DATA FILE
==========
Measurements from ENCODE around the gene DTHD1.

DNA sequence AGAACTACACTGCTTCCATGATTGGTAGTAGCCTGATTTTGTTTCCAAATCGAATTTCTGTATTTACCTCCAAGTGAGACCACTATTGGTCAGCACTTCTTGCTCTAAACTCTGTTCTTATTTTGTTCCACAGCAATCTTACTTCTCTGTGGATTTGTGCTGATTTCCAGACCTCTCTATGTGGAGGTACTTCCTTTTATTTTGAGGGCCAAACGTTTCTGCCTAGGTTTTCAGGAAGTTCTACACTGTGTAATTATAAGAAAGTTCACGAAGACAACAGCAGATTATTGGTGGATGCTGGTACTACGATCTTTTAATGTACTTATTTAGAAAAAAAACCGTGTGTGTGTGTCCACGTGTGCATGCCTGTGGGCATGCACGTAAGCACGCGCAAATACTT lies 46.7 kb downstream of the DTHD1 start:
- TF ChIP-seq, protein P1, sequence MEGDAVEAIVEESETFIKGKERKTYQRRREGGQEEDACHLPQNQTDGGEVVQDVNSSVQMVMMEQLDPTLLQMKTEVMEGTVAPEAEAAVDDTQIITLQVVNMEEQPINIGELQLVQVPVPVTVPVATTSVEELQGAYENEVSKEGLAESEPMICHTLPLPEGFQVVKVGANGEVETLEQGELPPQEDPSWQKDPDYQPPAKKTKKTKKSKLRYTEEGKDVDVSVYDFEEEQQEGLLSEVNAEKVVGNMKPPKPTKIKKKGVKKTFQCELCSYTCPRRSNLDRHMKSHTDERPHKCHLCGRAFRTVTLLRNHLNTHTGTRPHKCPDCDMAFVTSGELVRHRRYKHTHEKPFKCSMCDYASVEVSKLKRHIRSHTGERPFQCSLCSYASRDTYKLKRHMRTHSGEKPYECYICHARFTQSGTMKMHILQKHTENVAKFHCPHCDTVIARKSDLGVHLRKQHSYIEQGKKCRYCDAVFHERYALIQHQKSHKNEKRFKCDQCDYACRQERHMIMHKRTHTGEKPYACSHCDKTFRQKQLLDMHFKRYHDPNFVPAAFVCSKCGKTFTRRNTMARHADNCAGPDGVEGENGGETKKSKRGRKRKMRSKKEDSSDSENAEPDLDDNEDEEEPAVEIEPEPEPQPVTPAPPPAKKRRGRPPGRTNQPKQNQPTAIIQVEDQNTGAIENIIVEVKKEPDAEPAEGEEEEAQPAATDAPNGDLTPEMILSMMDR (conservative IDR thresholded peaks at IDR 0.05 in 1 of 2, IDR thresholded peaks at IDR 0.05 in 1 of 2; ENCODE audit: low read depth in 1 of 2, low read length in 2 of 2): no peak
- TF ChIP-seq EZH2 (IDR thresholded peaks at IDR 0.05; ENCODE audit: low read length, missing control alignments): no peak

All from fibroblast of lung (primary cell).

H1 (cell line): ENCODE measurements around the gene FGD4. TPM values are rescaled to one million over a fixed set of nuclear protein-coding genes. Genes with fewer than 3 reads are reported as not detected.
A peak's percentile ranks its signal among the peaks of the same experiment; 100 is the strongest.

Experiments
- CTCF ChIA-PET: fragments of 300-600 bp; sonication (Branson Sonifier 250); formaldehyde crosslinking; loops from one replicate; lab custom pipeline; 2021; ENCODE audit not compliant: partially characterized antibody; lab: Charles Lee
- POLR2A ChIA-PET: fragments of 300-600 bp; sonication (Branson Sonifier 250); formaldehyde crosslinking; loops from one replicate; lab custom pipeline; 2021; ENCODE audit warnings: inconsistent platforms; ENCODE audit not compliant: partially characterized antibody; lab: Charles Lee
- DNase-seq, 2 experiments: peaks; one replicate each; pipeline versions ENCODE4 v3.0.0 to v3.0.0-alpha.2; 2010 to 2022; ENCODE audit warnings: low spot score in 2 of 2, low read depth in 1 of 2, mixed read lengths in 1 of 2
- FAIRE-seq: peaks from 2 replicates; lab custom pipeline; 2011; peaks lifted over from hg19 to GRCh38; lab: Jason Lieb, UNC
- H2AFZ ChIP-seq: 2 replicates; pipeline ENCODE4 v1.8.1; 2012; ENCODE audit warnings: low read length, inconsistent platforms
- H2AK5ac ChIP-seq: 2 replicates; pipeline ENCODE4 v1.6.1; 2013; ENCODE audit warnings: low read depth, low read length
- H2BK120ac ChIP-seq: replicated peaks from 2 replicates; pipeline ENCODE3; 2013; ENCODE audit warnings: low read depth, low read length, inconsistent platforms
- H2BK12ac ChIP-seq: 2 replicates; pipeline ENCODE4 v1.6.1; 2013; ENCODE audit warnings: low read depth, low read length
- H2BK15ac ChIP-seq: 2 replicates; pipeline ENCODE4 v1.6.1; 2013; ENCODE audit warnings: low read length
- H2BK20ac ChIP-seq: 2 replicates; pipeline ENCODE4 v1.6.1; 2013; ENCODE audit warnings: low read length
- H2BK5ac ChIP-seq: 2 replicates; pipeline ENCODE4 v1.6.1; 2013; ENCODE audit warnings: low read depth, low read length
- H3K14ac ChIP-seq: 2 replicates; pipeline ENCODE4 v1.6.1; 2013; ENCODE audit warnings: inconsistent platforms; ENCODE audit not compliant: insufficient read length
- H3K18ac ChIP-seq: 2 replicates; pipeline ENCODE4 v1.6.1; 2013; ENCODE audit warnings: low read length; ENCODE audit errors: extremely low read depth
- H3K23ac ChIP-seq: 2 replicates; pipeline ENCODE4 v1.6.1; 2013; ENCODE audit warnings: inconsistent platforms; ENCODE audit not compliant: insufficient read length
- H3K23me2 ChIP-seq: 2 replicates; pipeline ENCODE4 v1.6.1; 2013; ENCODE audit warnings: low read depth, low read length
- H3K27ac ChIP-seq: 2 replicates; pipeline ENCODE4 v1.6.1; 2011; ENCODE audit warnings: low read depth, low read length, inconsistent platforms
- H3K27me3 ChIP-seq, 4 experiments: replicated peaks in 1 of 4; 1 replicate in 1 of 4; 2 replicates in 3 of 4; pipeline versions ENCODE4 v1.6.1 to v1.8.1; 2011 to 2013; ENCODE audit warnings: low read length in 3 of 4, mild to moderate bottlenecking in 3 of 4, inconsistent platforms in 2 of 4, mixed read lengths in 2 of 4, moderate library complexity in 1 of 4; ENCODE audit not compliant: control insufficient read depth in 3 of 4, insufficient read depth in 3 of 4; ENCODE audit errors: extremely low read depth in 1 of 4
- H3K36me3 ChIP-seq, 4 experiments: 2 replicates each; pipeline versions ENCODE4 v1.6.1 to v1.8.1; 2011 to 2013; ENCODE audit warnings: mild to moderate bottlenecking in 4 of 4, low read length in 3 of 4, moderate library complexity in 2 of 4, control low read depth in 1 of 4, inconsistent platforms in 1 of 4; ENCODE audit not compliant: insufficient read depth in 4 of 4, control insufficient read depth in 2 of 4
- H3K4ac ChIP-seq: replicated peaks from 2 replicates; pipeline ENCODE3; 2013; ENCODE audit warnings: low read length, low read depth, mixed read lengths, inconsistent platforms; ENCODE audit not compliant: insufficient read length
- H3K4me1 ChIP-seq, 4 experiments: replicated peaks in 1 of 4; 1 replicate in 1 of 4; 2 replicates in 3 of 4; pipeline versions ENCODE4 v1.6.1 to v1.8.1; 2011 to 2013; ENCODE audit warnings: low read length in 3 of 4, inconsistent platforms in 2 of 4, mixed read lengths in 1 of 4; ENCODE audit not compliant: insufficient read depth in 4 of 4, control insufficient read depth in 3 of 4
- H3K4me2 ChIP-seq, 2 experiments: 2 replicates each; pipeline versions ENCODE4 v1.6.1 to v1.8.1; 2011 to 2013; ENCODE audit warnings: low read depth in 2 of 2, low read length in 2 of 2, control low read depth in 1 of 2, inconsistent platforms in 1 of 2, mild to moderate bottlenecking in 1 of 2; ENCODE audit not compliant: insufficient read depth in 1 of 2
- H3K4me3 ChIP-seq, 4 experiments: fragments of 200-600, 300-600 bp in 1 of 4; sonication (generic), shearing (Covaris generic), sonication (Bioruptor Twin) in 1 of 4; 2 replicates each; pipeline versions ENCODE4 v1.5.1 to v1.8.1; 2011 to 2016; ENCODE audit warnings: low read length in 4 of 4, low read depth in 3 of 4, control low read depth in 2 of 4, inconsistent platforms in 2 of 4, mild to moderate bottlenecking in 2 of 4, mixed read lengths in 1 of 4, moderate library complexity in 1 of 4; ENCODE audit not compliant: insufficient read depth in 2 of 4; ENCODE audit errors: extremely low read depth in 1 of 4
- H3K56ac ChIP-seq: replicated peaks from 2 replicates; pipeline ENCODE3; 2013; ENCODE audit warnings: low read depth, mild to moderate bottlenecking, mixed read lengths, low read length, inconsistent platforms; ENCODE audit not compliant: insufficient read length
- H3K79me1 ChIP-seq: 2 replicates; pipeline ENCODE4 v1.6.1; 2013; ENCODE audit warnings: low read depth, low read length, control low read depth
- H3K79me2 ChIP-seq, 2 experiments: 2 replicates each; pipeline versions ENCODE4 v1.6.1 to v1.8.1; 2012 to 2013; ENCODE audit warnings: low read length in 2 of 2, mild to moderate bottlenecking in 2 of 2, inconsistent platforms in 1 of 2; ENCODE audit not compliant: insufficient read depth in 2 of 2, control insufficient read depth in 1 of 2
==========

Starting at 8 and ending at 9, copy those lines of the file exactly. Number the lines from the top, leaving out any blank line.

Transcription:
Experiments
- CTCF ChIA-PET: fragments of 300-600 bp; sonication (Branson Sonifier 250); formaldehyde crosslinking; loops from one replicate; lab custom pipeline; 2021; ENCODE audit not compliant: partially characterized antibody; lab: Charles Lee